A seizure can be a frightening event for the person who is experiencing it as well as the bystander. According to WebMD, “tonic-clonic seizures are the most dramatic and frightening.”
During tonic-clonic (grand mal) seizures, a person may convulse (jerking movements), lose consciousness, have stiffened muscles or bite their tongue or cheek. A person can also lose control of their bladder or bowels.
What should you do in the event that someone you know is having a tonic- clonic seizure? Here is how you can help them:
- Keep calm
- Cushion or support their head
- Look to see if they own an epilepsy card or identification jewelry-this may provide you with information about the next steps you can take
- Protect them from injury by removing objects within reach
- Lay them on their side
- Loosen tight clothing, especially around the neck
- Time how long convulsions last
- Once convulsions have stopped, place them in the recovery position (pictured below)
It is also important to know what not to do during these seizures, do not:
- Put anything in their mouths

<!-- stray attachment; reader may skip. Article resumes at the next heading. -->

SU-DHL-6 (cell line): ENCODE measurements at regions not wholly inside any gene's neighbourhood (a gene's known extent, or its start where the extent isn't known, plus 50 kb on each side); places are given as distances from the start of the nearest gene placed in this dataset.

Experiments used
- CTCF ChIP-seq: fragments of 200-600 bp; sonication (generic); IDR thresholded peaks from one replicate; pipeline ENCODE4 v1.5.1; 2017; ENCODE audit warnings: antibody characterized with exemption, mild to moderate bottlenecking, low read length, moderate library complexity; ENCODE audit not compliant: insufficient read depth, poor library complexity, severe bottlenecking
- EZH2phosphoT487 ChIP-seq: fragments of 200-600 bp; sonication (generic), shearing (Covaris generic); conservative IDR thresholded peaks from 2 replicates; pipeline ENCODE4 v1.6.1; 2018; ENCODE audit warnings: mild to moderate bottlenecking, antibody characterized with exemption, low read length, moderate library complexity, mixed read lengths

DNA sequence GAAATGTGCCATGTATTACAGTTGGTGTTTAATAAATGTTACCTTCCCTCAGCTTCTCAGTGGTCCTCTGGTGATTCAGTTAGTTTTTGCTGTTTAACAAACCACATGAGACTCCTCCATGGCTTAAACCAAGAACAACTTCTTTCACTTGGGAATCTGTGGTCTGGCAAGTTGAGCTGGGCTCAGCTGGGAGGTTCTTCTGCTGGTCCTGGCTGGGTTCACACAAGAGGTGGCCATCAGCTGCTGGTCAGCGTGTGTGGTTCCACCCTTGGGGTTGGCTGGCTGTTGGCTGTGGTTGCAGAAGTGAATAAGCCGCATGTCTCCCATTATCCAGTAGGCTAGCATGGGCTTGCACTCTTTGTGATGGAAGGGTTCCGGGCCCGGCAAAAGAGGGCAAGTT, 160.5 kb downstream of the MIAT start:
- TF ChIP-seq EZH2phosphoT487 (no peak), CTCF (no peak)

- Restrict or restrain their movements
- Try to move them (only do so if they are in danger)
- Feed them or give them beverages (wait until they are fully alert)
If seizures continue for more than five minutes, call 9-1-1 immediately. Other times you should call emergency services is if, you know this is the person’s first seizure, they are having seizures one after the other, they are pregnant, there are injuries caused by the seizure or you believe they are in need of urgent medical attention.
For more information on seizure first aid, please visit the Centers for Disease Control and Prevention (CDC) https://www.cdc.gov/epilepsy/basics/first-aid.htm.
All content of this newsletter is intended for general information purposes only and is not intended or implied to be a substitute for professional medical advice, diagnosis or treatment. Please consult a medical professional before adopting any of the suggestions on this page. You must never disregard professional medical advice or delay seeking medical treatment based upon any content of this newsletter. PROMPTLY CONSULT YOUR PHYSICIAN OR CALL 911 IF YOU BELIEVE YOU HAVE A MEDICAL EMERGENCY.